• Projects Director, Society for Knowledge Economics from 2008-2012 - a not-for-profit think tank focused on making Australia the most engaging, fulfilling and productive country to work in.

Student information

  • Load: PhD Student Part Time
  • Principal supervisor:

    Professor James Guthrie

  • Associate supervisor:

    Professor Jan Mouritsen

  • Date of submission: 01/06/2014
  • Thesis title: Accounting in an entrepreneurial, employee owned company
  • Abstract:

    This proposal seeks to explore beyond the purely cognitive explanation of accounting and examine a reflexive account of how accounting is performed. I am interested in how accounting creates emotional effects (and vice versa) and how those effects are constituted e.g. fear, surprise, anger, acceptance or expectancy? Specifically, I am following the budgeting process. The company I am researching budgets monthly in real time rather than the traditional annual process. The management team adjusts annual targets based on performance to date, market developments and company initiatives. Traditionally budgeting (and accounting) is focused on the negative emotional spectrum, employees must be 'forced, coerced or pressured' into alignment with the owner's expectations. Fear of consequences is assumed to drive employee behaviour. What happens when budgeting (and accounting) is focused on the positive emotional spectrum? When it is used to set challenging targets that are intended to motivate, engage and bond the employee to the organisation? How is accounting different in such circumstances and what impact does that have on decision-making?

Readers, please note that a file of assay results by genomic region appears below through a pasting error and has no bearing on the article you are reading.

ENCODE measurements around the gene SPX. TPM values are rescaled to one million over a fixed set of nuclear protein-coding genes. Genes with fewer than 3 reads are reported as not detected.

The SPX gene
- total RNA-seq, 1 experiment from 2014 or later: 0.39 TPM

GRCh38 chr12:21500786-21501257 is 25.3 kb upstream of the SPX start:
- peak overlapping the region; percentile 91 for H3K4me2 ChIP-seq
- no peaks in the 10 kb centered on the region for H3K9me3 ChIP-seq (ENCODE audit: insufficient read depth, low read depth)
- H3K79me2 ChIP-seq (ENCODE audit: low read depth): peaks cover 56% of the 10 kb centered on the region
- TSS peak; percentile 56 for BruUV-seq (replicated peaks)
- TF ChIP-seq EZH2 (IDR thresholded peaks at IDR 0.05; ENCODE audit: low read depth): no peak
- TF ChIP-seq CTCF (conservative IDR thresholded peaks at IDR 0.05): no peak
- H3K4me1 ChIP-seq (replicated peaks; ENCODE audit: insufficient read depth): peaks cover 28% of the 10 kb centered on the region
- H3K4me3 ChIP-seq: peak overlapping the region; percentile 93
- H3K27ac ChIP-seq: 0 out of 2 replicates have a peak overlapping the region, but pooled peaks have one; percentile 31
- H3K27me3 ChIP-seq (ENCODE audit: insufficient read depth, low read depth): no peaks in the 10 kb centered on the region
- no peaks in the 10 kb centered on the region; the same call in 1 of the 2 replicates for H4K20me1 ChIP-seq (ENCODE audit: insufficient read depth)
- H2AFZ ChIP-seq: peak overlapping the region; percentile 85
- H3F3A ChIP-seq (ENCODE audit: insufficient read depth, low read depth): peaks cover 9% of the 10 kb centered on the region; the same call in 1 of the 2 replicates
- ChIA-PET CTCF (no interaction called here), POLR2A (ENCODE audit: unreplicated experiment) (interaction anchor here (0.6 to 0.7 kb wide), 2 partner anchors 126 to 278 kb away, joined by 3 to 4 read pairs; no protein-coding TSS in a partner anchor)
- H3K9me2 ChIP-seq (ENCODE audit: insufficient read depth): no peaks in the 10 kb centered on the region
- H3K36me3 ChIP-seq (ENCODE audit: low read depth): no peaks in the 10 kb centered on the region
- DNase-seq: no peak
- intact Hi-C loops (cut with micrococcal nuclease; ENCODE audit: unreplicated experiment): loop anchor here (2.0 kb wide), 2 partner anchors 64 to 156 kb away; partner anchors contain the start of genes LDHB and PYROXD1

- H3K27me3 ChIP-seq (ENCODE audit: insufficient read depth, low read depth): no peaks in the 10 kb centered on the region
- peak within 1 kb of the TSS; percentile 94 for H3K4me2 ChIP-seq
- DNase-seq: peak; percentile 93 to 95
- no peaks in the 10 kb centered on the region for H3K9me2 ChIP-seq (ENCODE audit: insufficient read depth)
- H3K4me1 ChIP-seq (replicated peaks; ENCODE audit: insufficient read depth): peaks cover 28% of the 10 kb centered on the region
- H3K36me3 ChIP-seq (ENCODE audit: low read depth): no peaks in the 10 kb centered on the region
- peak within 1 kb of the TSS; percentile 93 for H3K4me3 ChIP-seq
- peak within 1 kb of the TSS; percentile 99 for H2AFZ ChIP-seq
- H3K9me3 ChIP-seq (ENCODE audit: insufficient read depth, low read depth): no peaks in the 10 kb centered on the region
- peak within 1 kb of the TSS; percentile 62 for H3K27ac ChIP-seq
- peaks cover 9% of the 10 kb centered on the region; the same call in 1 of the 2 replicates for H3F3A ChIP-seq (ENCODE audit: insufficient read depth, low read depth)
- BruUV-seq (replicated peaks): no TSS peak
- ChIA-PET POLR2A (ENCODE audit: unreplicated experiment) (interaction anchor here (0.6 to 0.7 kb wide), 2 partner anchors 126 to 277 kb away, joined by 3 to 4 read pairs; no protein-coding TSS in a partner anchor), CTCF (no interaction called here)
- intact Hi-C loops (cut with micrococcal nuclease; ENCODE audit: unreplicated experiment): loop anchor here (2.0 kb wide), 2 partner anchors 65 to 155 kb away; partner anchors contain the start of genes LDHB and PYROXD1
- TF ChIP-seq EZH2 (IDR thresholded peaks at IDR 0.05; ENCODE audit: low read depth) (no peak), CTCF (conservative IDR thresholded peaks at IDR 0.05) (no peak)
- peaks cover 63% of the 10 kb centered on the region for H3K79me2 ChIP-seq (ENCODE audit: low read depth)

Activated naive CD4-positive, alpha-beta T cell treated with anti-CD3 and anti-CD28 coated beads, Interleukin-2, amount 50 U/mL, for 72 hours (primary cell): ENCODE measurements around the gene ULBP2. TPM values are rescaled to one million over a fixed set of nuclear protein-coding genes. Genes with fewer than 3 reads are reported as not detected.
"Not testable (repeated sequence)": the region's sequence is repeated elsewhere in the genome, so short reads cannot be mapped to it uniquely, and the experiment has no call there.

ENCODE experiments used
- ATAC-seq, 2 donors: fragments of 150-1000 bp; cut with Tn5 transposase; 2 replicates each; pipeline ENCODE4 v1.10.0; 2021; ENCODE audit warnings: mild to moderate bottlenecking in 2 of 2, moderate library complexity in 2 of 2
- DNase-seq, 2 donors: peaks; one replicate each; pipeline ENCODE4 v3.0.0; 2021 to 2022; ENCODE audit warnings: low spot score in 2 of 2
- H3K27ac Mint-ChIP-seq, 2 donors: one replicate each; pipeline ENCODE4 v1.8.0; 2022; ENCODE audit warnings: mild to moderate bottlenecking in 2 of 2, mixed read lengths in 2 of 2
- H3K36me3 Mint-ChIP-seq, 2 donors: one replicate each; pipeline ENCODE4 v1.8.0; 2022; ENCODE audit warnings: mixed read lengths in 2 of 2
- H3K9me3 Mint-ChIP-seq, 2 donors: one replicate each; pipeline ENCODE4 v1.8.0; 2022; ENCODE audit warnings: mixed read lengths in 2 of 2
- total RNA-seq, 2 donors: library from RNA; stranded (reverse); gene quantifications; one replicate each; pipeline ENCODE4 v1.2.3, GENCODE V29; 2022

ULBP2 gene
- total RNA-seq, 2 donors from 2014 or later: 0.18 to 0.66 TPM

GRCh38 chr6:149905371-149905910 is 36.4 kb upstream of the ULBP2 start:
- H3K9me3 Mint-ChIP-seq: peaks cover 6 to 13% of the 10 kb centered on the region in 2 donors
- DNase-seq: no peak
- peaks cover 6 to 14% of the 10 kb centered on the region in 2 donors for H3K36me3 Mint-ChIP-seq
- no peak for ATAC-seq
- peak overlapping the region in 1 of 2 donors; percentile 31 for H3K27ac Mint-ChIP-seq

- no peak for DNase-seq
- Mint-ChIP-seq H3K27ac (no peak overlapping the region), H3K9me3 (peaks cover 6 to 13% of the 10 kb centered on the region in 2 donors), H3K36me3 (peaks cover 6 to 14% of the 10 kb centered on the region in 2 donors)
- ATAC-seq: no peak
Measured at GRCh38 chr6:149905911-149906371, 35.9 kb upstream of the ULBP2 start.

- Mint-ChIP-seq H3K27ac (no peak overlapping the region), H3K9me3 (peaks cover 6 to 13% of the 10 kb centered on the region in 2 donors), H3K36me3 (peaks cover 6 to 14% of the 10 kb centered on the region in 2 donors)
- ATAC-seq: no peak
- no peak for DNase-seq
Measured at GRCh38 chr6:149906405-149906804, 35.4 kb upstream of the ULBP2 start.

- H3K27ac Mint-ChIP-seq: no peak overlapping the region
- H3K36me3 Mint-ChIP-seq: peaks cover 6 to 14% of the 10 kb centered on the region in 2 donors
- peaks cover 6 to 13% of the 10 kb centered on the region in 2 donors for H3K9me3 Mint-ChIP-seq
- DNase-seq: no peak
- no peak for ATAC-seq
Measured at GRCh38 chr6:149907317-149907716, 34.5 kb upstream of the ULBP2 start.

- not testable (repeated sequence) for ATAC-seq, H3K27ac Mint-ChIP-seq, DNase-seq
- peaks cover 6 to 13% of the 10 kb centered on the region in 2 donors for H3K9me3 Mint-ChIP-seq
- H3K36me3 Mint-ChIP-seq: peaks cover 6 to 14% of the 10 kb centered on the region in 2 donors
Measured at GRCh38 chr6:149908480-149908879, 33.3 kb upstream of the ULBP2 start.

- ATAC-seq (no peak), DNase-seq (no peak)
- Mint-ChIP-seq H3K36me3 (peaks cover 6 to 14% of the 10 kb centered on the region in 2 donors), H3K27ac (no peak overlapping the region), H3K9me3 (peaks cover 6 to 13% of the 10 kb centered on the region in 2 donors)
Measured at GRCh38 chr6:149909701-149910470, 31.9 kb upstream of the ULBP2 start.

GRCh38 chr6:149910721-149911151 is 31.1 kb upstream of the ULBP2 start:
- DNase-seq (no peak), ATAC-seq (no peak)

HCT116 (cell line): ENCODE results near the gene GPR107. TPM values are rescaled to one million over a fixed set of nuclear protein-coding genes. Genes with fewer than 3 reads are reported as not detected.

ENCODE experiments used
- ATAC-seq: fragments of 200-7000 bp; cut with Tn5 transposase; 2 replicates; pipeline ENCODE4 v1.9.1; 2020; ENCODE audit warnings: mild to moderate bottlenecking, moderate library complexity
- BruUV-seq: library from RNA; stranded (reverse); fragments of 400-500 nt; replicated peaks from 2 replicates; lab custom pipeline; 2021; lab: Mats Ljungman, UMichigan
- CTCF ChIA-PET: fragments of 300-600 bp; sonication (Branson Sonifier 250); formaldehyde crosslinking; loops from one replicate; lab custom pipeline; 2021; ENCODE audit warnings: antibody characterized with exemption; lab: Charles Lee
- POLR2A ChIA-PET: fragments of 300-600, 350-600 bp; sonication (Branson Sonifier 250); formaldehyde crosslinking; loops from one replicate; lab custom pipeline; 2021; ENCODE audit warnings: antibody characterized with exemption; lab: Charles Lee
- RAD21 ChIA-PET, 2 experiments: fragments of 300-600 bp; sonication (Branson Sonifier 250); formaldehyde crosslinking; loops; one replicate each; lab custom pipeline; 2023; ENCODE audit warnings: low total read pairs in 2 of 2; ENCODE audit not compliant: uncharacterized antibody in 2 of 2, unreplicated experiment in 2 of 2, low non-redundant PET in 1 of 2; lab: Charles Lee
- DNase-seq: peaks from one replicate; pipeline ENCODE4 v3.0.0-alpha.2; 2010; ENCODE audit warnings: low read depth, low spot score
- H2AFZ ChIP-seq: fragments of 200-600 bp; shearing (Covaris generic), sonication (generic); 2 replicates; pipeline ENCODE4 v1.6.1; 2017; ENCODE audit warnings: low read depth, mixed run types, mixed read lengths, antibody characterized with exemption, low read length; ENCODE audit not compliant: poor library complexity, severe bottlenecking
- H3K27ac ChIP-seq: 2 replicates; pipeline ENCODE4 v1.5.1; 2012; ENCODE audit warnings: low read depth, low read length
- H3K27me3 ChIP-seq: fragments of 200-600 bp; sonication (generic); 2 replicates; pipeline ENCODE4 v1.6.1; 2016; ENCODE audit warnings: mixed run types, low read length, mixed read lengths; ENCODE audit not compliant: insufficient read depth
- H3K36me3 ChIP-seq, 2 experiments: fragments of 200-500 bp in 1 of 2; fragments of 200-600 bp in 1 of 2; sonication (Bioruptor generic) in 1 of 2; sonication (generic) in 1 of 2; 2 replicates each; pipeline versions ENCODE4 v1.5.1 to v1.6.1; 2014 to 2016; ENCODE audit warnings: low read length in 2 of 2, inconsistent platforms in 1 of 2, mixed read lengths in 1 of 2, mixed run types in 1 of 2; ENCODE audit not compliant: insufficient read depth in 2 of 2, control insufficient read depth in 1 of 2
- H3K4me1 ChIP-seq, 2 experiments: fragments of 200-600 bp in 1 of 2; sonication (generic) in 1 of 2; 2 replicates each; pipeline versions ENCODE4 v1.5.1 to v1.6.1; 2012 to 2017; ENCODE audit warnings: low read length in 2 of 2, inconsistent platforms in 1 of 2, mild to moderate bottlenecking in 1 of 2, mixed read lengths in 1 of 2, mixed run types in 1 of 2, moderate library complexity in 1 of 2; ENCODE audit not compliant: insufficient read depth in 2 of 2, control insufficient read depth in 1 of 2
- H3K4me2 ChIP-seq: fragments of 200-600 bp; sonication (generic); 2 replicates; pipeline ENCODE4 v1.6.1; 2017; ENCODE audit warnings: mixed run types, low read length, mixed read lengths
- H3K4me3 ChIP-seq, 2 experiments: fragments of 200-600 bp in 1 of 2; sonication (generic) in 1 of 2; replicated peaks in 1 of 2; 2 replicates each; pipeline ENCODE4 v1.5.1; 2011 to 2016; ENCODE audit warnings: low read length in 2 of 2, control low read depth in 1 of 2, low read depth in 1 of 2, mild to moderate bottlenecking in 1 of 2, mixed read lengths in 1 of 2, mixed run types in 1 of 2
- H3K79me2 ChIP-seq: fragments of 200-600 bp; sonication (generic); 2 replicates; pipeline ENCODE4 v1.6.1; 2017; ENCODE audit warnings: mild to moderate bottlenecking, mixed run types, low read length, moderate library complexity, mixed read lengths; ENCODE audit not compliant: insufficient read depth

• Purpose: This proposal seeks to explore beyond the purely cognitive explanation of accounting and examine a reflexive account of how accounting is performed. I am interested in how accounting creates emotional effects (and vice versa) and how those effects are constituted e.g. fear, surprise, anger, acceptance or expectancy? Specifically, I am following the budgeting process. The company I am researching budgets monthly in real time rather than the traditional annual process. The management team adjusts annual targets based on performance to date, market developments and company initiatives. Traditionally budgeting (and accounting) is focused on the negative emotional spectrum, employees must be forced, coerced or pressured into alignment with the owners expectations. Fear of consequences is assumed to drive employee behaviour. What happens when budgeting (and accounting) is focused on the positive emotional spectrum? When it is used to set challenging targets that are intended to motivate, engage and bond the employee to the organisation? How is accounting different in such circumstances and what impact does that have on decision-making?
  • Originality: Accounting and emotionality is a comparatively new topic but this research builds on work within the existing actor-network/practice research stream.
  • Key Literature/theoretical perspective: Actor-Network Theory, performative theory.
  • Design/methodology/approach: Qualitative, case study over 12 months.
  • Findings: None yet.
  • Research limitations/implications: A single case study cannot be used to infer generalisable findings. However it can be used to draw inferences about a particular context and therefore has validity and usefulness.
  • Practical and social implications: What would accounting look like if it was used to inspire, motivate, encourage and tap into peoples innate capabilities rather than to coerce, pressure, force and threaten people within companies?
  • Keywords: Accounting, emotionality, Actor-Network Theory